OROVILLE – Oroville will continue the popular mosquito spraying program it began last summer and has agreed to combine with Omak and Okanogan on the bid for materials and application.
“I requested to be in the bid with Omak and Okanogan again. I called them and they’ve given us a bid and submitted to us an interlocal agreement with Omak as lead agency. We are planning on doing the same acreage as we did last year, which worked out well,” said Oroville Clerk Kathy Jones.
Chris Branch, director of Community and Economic Development, said he had received a phone call from fellow planner Kurt Danison about SEPA requirements for mosquito spraying.
“I liked the term Kathy used, Omak is ‘lead agency,’ so they do the SEPA,” said Branch.
The council agreed to the continuation of the mosquito program, which includes spraying both inside the city limits and outside the city limits in the wetland areas. Before the spraying is done, advertisements regarding the program will be taken outlining the spray area.
“Next week is the Arbor Day Celebration and Streetscape and the tree board want to plant a tree again. Last year we purchased a tree and the state reimbursed us. We have the opportunity to do that again,” said Branch, who suggested the tree be planted near the Camaray Motel.
Branch told the council the Arbor Day Celebration will be at Centennial Park starting at 3:30 p.m. on Thursday, April 26.
Oroville High School student Leo Delgado appeared before council and gave a presentation on his proposed Senior Project. He asked permission to install a drip irrigation system to water the flowers and plants that were planted along the new pedestrian sidewalk project on the south end of town.
“We’d like to put in irrigation for Kat Lidstrand’s project,” said Delgado, who is working on the project with fellow senior Ned Mathis.
Delgado said the project would require quite a lot in materials, but Councilman Walt Hart III, who owned a house in the area, had agreed to donate the water.
Rod Noel, superintendent of public works, suggested the senior telephone the proper agencies before doing any digging to make sure electrical, phone and any other potential underground utilities were marked out. He said there was a toll free number he could call.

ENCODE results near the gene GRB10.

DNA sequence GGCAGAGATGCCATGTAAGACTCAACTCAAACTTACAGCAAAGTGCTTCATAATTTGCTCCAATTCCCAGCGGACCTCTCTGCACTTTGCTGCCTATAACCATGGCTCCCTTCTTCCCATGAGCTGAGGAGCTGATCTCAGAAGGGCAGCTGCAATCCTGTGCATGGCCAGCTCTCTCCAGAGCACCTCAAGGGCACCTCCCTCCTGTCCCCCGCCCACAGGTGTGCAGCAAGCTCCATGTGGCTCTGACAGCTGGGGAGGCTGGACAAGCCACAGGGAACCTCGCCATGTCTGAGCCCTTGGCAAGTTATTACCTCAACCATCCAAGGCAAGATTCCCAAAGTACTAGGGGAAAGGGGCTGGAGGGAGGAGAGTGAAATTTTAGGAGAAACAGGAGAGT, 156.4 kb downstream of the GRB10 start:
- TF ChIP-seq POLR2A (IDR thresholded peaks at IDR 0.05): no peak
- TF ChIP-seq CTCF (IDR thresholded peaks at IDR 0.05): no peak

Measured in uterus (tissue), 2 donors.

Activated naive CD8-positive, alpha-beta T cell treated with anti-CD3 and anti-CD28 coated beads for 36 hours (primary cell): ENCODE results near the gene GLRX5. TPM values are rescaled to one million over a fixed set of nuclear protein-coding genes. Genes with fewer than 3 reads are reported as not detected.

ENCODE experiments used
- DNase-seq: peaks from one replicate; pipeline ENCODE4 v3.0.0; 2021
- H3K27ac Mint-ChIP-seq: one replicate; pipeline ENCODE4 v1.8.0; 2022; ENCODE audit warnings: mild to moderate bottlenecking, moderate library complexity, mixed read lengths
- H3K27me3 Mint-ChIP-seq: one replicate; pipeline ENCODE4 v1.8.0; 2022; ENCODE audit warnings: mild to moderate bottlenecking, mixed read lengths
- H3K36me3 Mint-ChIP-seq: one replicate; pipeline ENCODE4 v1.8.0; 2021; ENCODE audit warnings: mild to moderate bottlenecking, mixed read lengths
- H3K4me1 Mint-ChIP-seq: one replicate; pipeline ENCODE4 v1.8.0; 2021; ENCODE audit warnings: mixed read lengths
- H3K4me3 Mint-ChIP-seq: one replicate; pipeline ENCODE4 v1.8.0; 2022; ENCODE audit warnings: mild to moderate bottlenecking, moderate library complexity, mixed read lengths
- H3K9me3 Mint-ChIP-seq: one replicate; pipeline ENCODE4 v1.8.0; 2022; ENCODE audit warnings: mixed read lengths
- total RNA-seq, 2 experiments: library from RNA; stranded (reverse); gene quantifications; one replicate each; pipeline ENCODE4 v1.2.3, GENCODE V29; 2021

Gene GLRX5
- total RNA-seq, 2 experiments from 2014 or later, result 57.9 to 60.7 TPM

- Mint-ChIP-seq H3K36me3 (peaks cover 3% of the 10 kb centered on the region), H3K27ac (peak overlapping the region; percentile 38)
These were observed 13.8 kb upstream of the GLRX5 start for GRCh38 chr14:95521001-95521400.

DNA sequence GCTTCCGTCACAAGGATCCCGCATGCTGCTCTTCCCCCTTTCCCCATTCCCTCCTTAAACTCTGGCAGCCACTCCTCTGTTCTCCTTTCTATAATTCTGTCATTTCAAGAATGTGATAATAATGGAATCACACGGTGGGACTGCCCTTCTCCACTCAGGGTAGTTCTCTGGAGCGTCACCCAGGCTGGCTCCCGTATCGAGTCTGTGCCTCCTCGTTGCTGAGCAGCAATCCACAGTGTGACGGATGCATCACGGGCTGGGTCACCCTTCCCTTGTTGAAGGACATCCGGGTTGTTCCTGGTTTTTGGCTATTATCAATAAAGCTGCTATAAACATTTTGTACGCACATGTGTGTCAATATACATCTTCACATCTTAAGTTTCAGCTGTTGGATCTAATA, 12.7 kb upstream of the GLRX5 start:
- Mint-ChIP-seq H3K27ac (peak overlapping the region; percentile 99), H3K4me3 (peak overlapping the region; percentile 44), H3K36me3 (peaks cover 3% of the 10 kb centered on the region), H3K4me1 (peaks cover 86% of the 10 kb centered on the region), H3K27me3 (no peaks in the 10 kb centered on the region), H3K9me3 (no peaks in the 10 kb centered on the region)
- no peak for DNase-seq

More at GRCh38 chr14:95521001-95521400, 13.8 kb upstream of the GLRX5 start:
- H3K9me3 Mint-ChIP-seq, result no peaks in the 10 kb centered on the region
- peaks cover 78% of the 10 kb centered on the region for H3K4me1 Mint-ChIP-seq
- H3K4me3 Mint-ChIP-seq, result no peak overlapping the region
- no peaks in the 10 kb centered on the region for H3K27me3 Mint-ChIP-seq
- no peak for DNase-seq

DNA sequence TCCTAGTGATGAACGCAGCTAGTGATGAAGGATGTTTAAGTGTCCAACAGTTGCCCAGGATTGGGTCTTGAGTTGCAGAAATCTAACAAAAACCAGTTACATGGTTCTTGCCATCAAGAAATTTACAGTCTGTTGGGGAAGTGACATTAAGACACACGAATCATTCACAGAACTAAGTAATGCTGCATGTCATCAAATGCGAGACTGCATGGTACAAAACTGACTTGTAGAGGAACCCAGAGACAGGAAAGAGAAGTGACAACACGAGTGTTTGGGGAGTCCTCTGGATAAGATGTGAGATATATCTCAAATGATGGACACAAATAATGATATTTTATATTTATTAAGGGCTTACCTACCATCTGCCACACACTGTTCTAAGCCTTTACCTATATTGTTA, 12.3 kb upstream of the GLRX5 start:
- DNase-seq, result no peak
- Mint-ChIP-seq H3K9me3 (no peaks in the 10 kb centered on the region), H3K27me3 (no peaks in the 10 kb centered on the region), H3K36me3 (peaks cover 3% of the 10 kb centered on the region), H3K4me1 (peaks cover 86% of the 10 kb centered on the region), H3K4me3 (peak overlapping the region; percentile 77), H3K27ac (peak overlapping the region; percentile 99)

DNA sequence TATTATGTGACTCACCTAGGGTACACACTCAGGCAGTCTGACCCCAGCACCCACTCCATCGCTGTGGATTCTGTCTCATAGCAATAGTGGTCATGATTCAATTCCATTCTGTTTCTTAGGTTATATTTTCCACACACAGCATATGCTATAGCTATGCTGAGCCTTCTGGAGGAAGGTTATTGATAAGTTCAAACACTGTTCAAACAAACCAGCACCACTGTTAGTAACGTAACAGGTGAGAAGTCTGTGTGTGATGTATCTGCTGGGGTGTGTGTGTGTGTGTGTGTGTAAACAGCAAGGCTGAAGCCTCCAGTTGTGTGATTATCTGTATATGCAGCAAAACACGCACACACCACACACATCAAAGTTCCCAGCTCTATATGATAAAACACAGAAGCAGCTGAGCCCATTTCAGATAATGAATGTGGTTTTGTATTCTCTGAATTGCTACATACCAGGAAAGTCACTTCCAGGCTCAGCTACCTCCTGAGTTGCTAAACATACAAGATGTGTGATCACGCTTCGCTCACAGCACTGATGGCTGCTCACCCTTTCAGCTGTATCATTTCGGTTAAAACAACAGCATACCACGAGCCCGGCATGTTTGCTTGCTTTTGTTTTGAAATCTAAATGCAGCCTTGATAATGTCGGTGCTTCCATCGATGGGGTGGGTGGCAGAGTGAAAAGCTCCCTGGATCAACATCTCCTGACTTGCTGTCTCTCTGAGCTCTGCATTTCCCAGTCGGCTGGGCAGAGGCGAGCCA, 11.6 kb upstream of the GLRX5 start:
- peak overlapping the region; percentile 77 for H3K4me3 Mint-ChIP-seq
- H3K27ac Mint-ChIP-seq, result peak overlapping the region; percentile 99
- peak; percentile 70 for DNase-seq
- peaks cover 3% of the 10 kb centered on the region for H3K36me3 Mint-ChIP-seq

Delgado estimated the cost of materials to be $220 and Councilman Tony Koepke made a motion to approve the project and fund up to $300 for materials. The motion was seconded by Councilman Jon Neal and passed.
“It sure has been an improvement with what has already been done there,” said Councilman Ed Naillon, referring to Lidstrand’s beautification work.
Arnie Marchand, representing the Okanogan Borderlands Historical Society, requested permission to reinstall informational signs on Main Street indicating the location of the Old Depot Museum and information center.
“The picture I gave you shows a post on Highway 97 near Frontier Foods that used to have visitor information or depot with an arrow. We would like to put something up there for the coming season,” said Marchand.
Noel said he thought the state had taken them down and suggested contacting them to put them back up.
Jones reported on the state budget and how cuts may affect the city’s coffers. She said there were some changes in permits and licenses and that the biggest cuts may be in the state liquor taxes the city used to receive prior to a recent citizen’s initiative privatizing liquor sales.
“As far as our loss of liquor taxes it will be between $12,000 and $14,000 from the current expense budget,” Jones said.
Councilwoman Neysa Roley reported that her nomination to the Okanogan County Public Health Board had been approved.
“The latest concern seems to be whooping cough, although it isn’t in Okanogan County, it has been found in all the counties around us,” said Roley. “There is an adult vaccine available and there is a concern that it could very easily come into the county.”